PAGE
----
Stealth Security Blog

Advanced Credential Exploitation: Beyond Credential Verification Attacks

Posted by Mayank Dhiman on May 17, 2017 10:36:15 AM

Hi, I am Mayank Dhiman, and I am the Principal Security Researcher here at Stealth Security.

 

In our earlier post, we defined the problem of Credential Exploitation, an attack methodology characterized by the abuse of login credentials at scale. We focused largely on how attackers takeover accounts which are reusing credentials that have been dumped elsewhere. We also discussed the proper defensive framework to defend against such attacks. For today’s post, we’ll make the case that the problem runs deeper than traditional “credential verification” or brute-force attacks, and that the same defensive framework can help defend against a wide variety of automation-based attacks.

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Topics: Credential Exploitation

Credential Exploitation: A Defender’s Perspective

Posted by Mayank Dhiman on May 3, 2017 10:20:38 AM

 

For today’s post, we’re attempting to classify a new and increasingly common type of attack that our research team has been following — Credential Exploitation. Our definition of Credential Exploitation is an increasingly popular attack methodology characterized by the abuse of login credentials at scale. Specifically, it targets the Application Interfaces of Web, mobile, and API end-points. These attacks encompass the misuse of credentials for Account-Take-Over (ATO) attacks, Credential Brute-force, and abuse of API keys to take advantage of API endpoints. As the Principal Security Researcher here at Stealth Security, I’m leading a team that has carefully reviewed these attacks in volume. This is our overview of our findings regarding the  source of this issue, as well as what can be done to mitigate its impact.

 

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Topics: Credential Exploitation

Web API Security: A story of authentication, God’s Eye View, and corporate espionage

Posted by Michael Barrett on Apr 18, 2017 2:30:41 PM

Hi, Michael Barrett here, CEO and co-founder of Stealth Security.

 

As a security guy, I tend to think of the world through a relatively simple lens, and use mental models that have worked for our industry before. I have long suspected that we have been ignoring — or at least oversimplifying — the problem of web API security. And then, last week, there was a case-study making announcement about the discovery of the so-called Hell application, that was allegedly used by Uber to identify Lyft driver locations as well as which drivers used both services. I am not going to comment on the allegations themselves except to note that many CISOs run into situations occasionally that make them ask (usually just to themselves) “what were they thinking?”…

 

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Topics: Web API Security

Will businesses adopt Google’s new Invisible reCAPTCHA, or go with a vendor's solution? Yes.

Posted by Shreyans Mehta on Mar 28, 2017 10:22:00 AM

Hi, I’m Shreyans Mehta, CTO at Stealth Security.

 

Most web application interface protection (WAIP) vendors rely heavily on JavaScript injection. Why? Because it’s easy, powerful, and been in use for decades for various functions, such as activity tracking for marketing. Alternatives, such as CAPTCHA and reCAPTCHA, were either too demanding on users or were easily defeatable via Optical Character Recognition (OCR) used by attack tools.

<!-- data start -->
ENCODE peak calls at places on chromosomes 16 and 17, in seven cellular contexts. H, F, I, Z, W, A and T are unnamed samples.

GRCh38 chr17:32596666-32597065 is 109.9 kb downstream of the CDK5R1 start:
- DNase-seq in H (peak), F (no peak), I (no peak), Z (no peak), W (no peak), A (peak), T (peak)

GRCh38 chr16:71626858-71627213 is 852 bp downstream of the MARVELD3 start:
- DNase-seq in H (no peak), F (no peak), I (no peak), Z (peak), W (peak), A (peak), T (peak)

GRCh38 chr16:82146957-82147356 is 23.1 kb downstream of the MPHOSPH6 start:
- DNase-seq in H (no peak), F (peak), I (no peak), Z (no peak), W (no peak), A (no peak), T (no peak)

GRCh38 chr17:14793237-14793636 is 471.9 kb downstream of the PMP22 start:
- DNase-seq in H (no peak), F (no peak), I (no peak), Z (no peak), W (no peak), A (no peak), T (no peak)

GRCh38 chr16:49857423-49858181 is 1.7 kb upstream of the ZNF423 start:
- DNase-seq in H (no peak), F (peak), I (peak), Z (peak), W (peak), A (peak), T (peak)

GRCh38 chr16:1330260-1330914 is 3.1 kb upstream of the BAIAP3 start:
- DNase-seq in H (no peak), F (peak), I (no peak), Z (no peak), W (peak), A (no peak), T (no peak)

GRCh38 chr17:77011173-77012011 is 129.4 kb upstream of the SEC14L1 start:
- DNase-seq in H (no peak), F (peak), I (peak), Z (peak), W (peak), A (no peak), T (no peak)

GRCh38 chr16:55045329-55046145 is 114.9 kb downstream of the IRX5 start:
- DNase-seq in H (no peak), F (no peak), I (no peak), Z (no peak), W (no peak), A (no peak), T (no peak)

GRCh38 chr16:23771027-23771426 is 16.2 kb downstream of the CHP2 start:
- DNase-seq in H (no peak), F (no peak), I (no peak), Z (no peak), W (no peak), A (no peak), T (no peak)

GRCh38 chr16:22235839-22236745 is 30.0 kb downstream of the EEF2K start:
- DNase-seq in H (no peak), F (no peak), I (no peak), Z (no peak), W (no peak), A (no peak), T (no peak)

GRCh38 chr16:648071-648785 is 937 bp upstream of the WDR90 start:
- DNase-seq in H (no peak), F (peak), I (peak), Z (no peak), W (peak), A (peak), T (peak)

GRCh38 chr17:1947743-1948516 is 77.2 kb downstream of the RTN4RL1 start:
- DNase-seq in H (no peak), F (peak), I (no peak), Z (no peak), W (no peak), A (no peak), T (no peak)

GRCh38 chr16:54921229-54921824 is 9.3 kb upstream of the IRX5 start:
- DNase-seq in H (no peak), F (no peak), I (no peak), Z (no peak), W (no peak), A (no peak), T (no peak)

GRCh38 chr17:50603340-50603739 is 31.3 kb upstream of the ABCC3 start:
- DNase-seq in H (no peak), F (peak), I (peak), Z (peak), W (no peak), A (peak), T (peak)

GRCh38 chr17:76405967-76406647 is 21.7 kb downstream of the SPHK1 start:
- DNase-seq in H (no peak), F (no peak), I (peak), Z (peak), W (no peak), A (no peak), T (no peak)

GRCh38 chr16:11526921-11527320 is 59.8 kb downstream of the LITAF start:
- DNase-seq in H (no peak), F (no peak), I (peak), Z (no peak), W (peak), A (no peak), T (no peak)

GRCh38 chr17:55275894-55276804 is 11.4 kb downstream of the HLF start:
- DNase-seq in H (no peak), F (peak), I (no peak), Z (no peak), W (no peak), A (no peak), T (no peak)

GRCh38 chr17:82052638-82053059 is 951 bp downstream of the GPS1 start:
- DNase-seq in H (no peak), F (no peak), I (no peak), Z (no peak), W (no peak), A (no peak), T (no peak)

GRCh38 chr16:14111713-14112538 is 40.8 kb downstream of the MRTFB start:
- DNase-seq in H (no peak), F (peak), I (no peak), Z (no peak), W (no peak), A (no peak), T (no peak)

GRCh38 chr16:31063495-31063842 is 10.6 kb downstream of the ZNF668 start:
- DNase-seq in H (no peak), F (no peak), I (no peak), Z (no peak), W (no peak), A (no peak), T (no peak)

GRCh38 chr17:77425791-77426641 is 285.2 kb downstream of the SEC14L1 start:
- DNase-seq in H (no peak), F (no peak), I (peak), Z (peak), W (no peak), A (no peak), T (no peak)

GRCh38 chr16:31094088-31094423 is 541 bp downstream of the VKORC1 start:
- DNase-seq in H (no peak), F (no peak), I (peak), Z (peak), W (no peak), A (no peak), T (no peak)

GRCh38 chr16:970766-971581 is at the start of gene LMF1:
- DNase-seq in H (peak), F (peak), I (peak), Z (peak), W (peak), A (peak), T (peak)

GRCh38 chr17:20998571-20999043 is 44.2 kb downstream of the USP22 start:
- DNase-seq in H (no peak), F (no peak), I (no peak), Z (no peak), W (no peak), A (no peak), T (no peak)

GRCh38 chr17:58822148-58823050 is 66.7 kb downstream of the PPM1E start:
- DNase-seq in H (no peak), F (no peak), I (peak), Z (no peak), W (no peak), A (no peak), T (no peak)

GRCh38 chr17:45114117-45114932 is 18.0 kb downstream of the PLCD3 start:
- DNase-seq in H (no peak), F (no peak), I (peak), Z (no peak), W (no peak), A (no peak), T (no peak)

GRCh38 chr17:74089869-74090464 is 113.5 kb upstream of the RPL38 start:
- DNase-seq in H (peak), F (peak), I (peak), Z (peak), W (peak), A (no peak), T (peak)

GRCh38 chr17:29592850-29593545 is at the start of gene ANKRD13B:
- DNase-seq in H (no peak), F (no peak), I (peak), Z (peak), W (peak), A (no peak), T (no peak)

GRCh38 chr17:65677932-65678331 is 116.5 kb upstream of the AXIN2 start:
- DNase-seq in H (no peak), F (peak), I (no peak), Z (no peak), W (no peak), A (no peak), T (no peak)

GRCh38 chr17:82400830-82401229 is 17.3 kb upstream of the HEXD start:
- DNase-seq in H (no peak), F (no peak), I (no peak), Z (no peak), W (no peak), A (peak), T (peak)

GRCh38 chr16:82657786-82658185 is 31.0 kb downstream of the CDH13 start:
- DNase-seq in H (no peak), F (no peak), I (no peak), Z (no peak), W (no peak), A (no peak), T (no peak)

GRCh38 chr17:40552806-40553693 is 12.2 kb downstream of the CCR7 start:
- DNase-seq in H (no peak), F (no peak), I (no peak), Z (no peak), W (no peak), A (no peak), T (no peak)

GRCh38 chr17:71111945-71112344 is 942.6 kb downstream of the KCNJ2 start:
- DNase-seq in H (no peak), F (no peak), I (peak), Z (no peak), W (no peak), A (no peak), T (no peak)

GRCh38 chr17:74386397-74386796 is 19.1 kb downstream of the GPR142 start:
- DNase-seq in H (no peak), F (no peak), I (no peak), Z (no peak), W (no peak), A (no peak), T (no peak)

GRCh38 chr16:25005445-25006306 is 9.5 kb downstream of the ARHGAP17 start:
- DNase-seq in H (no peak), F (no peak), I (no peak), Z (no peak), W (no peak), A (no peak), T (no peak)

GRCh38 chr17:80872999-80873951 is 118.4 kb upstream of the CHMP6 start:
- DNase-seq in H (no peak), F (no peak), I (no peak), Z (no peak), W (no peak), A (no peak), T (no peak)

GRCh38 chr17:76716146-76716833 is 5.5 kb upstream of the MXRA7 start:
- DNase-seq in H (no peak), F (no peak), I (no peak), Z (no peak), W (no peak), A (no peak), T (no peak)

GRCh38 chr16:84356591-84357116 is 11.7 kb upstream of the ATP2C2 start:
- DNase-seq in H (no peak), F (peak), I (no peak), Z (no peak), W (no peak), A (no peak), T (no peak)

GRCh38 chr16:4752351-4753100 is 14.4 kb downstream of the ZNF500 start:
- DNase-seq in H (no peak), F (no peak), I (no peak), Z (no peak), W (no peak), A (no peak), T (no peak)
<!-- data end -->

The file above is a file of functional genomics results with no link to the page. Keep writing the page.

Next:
That's about to change.


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The Apple Problem

Posted by Michael Barrett on Mar 27, 2017 10:07:00 AM

Hello, Michael Barrett here, co-founder and CEO of Stealth Security.

 

Recently, news has started to come out about the fact that an attacker known as the Turkish Crime Family has penetrated the accounts of many of Apple’s iCloud customers.  The total number is still unknown but is claimed to be hundreds of million.  At this point, rather than trying to monetize the breached accounts directly, the attacker is simply holding Apple ransom and is demanding bitcoin in return for not harming those customers.  This use of an indirect ransom for monetization is a logical next step for attackers.  Some commentators have claimed that the number of breached accounts is considerably smaller than the attackers claim.  This could of course be correct, but in a real sense it’s irrelevant – this is about what the attacker might be capable of doing. 

 

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Topics: Credential Exploitation

Welcome Farzad!

Posted by Michael Barrett on Jan 12, 2017 10:06:00 AM

One of the pleasures of growing a small company is that every hire makes an impact, and if you can hire a really great person into the role, that impact can be huge. This is of course a truism. All teams consist of the best people for the job, all working harmoniously and effectively. When the right people are in them, they are an astonishing force for change. 

 

We had the pleasure of having a strong team of co-founders. Between us, we have a diverse range of skills and experiences. But, as a company grows, another of the things that happens is that you start to zoom in on specific disciplines and look to exemplary performance in them. That’s been happening with us recently, with business development. It’s become clear in the last few months that it’s a topic where we really needed to accelerate our work. We expect it to be a vital component in our long-range success, and therefore an area where we needed more focus than could realistically happen between the co-founders. So, it was evidently time to add another strong leader to our team, someone who could focus solely on business development, and someone who had overwhelmingly strong success in that.

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